About cars with angry faces: This is something that automakers have been exploiting for a long time. The brain behind this kind of marketing is a French anthropologist, Rapaille, who studies how the reptilian brain influences purchasing decisions. The upshot of his work is that drivers perceive cars as safe if they look big and menacing outside and are soft and womb-like inside, with plenty of cup holders to dispense warm liquids. (Rapaille himself drives a Porsche, though, if I recall correctly.)

    There are two great references for this, a New Yorker article (http://www.gladwell.com/2004/2004_01_12_a_suv.html) and the book “High and Mighty” (http://www.amazon.com/High-Mighty-Dangerous-Rise-SUV/dp/1586482033/).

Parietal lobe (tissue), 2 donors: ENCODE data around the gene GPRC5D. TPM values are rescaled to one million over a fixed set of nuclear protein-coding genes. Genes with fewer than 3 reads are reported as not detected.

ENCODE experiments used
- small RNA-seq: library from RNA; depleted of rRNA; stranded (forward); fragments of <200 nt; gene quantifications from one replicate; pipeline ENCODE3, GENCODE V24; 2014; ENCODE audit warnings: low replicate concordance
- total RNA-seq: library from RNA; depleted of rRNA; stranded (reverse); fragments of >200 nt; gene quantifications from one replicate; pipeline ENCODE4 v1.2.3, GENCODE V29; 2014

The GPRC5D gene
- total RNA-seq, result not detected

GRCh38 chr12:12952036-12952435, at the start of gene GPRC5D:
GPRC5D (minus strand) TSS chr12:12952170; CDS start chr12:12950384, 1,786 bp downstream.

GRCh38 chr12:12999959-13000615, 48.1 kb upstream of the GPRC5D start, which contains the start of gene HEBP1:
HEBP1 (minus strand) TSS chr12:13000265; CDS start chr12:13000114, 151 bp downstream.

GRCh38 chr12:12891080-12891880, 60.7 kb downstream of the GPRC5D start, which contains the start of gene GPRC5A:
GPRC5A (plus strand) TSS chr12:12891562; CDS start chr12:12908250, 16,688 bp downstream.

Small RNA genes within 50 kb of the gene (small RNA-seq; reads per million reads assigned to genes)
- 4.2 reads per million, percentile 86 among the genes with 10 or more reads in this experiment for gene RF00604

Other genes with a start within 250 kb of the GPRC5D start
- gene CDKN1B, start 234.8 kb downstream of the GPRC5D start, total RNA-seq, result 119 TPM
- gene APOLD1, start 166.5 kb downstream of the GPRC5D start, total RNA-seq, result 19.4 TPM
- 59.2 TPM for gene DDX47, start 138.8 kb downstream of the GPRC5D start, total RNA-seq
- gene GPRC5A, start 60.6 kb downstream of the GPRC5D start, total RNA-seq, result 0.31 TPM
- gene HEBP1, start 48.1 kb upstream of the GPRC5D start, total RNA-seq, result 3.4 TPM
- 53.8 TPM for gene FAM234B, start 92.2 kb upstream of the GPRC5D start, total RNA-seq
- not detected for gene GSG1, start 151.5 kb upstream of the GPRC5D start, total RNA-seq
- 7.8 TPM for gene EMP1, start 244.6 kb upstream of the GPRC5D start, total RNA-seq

• Streetsman

    I want to know more about where they got this focus group that preferred angry or aggressive-looking cars. Were they Americans or Austrians or what? The best-selling car of all time is the rather friendly-looking Toyota Camry.

    The article’s photo shows a frightened Volkswagen beetle cowering away from an angry-looking SUV, with a caption saying “If that Volkswagen looks too friendly for you, you’re not alone. A new study suggests that people prefer cars to appear dominant, masculine and angry.”

    The #3 and #4 best selling motor vehicles of all-time are both Volkswagens – the Beetle and the Golf. So that study is dead wrong – people worldwide actually prefer the nicer-looking cars.